The mainstream media have depicted the alt-right as a bastion of angry white men, but journalist Darby has found that white women are fueling the movement as well. Here she profiles three such women, each born in 1979 but radicalized in unique ways.
... the superbly written Sisters in Hate...undermines many common assumptions about the far right ... While ruthless in her condemnation of racist ideology, she suggests how that ideology becomes inseparable from a person’s sense of herself, and presents a strong case that comprehending this is crucial if we are to battle white supremacy. Her focus on the lives of three very different women makes her book as readable as a good novel; skillfully combined with history and analysis, her subjects’ stories provide a better picture of the forces driving white backlash than several of the best sellers that attempted to do so in the wake of Trump’s election ... Darby draws on familiar studies in behavioral science that show the importance of repetition ... Darby writes that her years spent studying white nationalism have inclined her to pessimism, but her book ends on a hopeful note.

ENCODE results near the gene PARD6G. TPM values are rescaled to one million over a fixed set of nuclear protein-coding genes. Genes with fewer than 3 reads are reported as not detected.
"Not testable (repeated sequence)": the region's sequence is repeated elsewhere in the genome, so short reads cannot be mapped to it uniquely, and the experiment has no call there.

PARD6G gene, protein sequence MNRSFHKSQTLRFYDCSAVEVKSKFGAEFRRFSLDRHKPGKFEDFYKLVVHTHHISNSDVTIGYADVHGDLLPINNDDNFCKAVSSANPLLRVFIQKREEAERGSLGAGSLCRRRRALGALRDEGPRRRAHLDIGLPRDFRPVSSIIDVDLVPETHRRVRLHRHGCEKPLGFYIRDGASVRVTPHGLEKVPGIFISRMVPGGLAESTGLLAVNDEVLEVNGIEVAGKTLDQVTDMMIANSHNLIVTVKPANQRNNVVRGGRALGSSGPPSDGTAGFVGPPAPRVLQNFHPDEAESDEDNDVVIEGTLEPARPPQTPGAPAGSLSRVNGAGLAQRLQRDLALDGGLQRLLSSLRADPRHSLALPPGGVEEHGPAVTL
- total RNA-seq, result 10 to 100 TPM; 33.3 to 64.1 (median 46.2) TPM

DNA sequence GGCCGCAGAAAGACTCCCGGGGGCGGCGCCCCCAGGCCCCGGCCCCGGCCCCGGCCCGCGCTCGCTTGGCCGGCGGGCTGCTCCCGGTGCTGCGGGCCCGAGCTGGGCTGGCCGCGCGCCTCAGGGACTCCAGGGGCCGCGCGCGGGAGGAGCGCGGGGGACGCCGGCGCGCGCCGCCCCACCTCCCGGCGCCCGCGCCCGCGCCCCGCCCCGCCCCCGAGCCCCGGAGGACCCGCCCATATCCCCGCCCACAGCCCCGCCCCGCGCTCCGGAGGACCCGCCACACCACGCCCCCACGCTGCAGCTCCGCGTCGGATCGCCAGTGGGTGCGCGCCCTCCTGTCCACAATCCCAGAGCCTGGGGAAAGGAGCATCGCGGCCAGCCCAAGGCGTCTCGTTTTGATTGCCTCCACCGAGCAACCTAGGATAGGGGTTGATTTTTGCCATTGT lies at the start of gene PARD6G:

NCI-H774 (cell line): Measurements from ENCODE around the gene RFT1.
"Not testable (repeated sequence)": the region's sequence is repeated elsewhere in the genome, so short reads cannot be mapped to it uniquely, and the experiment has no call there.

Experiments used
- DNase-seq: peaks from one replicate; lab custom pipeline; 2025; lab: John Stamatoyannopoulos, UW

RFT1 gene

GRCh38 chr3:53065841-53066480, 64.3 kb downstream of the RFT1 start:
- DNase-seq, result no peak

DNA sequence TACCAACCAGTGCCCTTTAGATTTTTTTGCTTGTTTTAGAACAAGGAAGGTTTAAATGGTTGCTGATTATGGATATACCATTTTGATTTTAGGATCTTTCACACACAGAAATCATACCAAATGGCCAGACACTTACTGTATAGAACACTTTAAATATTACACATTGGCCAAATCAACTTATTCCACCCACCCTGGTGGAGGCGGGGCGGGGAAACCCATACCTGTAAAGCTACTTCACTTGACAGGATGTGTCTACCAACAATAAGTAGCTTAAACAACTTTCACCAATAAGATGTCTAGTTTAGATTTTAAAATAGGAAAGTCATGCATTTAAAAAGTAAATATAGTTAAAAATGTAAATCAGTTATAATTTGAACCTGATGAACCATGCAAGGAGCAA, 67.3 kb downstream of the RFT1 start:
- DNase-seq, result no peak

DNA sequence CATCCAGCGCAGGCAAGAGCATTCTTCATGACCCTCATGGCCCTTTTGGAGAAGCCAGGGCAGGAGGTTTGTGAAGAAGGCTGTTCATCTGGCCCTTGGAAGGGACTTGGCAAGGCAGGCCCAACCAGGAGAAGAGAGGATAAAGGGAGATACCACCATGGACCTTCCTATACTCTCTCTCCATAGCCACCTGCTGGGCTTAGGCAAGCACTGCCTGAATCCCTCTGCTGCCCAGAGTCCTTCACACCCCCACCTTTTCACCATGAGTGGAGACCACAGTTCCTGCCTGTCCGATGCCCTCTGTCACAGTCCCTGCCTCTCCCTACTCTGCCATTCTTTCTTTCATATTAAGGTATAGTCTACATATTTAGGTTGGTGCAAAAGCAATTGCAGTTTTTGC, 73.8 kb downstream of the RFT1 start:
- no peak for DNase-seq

Darby exposes the important roles that women play—and have played throughout history—in movements based on white nationalism and white supremacy ... Journalist Darby...rounds out these stories by placing them in history, showing how white women have played significant parts in hate movements including Nazism and the KKK. This book is eye-opening and incredibly timely.
Along the way, the author carefully explains the supporting work of many other journalists and researchers and a wealth of right-wing lingo. Engaging, horrifying, and informative—Darby offers an important, fresh angle on the problems tearing our country apart.